As humans interact in the world, they often orient one another’s attention to objects through the use of spoken demonstrative expressions and head and/or hand movements to point to the objects. Although indicating behaviors have frequently been studied in lab settings, we know surprisingly little about how demonstratives and pointing are used to coordinate attention in large-scale space and in natural contexts. This study investigates how speakers of Quiahije Chatino, an indigenous language of Mexico, use demonstratives and pointing to give directions to named places in large-scale space across multiple scales (local activity, district, state). The results show that the use and coordination of demonstratives and pointing change as the scale of search space for the target grows. At larger scales, demonstratives and pointing are more likely to occur together, and the two signals appear to manage different aspects of the search for the target: demonstratives orient attention primarily to the gesturing body, while pointing provides cues for narrowing the search space. These findings underscore the distinct contributions of speech and gesture to the linguistic composite, while illustrating the dynamic nature of their interplay.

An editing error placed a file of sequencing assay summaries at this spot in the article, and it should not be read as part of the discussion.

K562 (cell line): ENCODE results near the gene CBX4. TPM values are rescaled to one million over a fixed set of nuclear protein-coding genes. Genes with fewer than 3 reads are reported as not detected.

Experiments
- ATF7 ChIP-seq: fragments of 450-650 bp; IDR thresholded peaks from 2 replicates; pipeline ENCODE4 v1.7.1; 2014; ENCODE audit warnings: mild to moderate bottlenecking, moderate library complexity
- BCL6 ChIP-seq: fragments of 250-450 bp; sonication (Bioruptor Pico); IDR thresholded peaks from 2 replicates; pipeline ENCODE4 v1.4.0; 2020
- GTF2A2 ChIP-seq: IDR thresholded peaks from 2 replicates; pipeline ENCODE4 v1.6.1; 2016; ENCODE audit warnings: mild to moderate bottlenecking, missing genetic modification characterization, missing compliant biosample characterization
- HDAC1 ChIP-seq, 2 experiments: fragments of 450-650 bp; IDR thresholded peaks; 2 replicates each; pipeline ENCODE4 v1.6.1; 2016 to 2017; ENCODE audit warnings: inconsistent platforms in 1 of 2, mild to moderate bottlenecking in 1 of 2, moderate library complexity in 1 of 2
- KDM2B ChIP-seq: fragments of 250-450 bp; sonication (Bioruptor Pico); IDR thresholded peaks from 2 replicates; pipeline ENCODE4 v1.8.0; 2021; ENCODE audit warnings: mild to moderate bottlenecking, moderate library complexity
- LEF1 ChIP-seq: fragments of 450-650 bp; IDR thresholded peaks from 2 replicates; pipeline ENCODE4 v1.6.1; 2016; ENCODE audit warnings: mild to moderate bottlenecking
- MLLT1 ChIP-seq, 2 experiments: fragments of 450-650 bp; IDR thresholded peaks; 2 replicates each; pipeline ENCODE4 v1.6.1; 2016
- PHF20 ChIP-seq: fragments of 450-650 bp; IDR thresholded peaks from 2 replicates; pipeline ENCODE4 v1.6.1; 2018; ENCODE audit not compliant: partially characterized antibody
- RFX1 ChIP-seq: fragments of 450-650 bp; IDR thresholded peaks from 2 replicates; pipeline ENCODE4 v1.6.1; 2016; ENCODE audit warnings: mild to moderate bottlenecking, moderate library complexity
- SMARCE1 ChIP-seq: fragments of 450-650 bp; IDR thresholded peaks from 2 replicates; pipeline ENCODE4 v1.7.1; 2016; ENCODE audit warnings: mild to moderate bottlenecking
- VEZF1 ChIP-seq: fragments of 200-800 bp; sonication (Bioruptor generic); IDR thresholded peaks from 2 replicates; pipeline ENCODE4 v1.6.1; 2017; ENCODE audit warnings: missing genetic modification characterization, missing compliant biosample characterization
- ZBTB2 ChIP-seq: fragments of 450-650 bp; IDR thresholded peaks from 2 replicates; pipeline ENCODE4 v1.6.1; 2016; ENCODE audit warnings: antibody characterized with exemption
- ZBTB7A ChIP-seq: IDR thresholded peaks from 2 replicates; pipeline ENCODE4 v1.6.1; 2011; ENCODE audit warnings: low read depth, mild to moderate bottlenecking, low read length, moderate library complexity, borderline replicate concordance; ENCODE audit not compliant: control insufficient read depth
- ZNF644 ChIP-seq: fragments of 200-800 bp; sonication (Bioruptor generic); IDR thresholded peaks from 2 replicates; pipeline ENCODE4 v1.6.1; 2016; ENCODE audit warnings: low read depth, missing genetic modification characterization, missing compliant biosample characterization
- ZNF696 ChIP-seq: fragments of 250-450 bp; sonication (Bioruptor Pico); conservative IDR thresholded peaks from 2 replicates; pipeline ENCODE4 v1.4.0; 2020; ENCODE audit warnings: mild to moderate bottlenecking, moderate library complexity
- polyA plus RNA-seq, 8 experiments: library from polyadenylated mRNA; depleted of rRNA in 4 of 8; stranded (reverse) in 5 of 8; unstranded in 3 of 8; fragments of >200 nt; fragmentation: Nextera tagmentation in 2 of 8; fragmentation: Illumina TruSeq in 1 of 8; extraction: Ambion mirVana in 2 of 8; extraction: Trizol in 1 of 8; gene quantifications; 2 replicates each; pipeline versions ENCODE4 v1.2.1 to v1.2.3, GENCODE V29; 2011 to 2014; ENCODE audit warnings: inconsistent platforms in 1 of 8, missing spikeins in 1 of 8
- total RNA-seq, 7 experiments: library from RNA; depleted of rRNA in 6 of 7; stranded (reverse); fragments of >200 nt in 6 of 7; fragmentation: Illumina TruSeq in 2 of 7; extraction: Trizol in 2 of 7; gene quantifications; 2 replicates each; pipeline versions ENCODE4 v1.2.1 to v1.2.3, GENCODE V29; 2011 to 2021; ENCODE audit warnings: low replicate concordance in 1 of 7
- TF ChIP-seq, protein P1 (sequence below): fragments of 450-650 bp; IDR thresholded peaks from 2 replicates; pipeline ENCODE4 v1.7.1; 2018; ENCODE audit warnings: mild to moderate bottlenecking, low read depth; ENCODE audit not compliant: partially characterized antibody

Abstracts in Spanish and Quiahije Chatino are provided as appendices.
Se incluyen como apéndices resúmenes en español y en el chatino de San Juan Quiahije. SonG ktyiC reC inH, ngyaqC skaE ktyiC noE ndaH sonB naF ngaJ noI ngyaqC loE ktyiC reC, ngyaqC ranF chaqE xlyaK qoE chaqF jnyaJ noA ndywiqA renqA KchinA KyqyaC.
Source: Read More: Effects of Scale on Multimodal Deixis: Evidence From Quiahije Chatino